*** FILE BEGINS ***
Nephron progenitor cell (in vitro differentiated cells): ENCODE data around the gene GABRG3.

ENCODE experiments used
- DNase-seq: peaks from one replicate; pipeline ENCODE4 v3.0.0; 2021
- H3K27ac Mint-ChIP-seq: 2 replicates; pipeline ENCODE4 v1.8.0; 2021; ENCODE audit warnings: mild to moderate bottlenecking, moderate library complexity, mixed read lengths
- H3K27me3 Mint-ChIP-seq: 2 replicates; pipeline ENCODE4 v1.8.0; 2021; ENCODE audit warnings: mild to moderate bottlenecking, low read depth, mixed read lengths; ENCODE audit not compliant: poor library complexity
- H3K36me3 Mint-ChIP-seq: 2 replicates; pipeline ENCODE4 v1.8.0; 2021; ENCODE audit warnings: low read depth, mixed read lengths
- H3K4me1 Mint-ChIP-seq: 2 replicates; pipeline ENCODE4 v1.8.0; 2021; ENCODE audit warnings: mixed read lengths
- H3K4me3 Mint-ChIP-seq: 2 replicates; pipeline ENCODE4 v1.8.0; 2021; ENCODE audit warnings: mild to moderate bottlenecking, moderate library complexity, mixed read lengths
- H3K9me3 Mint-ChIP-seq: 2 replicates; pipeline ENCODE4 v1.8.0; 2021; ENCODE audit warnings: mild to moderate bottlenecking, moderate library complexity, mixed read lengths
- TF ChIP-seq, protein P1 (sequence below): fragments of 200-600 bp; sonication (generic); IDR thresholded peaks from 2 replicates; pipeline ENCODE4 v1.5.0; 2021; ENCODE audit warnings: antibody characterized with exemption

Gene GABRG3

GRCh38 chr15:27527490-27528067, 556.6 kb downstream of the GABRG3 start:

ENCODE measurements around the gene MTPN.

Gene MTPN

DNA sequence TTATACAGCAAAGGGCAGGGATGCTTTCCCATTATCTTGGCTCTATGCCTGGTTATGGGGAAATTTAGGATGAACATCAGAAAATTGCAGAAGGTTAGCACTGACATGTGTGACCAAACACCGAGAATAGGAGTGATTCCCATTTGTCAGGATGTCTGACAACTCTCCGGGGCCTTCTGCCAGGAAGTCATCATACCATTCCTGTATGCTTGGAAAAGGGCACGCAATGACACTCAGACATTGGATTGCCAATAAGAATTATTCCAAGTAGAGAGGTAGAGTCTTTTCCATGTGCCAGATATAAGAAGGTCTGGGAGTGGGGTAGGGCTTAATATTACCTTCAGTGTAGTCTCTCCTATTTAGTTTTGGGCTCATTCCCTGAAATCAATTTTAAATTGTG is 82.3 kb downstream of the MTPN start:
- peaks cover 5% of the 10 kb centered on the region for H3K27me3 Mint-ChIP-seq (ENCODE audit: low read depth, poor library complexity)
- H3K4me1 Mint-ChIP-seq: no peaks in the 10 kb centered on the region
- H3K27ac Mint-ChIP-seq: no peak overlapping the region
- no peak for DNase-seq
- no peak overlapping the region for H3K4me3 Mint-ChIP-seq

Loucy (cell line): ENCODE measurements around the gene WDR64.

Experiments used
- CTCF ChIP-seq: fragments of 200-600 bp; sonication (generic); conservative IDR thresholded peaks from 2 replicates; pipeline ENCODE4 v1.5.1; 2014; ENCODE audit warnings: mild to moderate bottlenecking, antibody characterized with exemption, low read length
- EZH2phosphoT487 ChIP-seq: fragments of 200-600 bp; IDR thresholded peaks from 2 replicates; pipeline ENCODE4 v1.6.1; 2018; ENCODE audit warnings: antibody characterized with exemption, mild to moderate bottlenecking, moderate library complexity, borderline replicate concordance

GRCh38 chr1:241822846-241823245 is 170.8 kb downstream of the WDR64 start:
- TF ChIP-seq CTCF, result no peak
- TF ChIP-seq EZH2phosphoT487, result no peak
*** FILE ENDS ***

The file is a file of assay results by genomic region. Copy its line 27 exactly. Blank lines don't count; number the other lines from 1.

- TF ChIP-seq EZH2phosphoT487, result no peak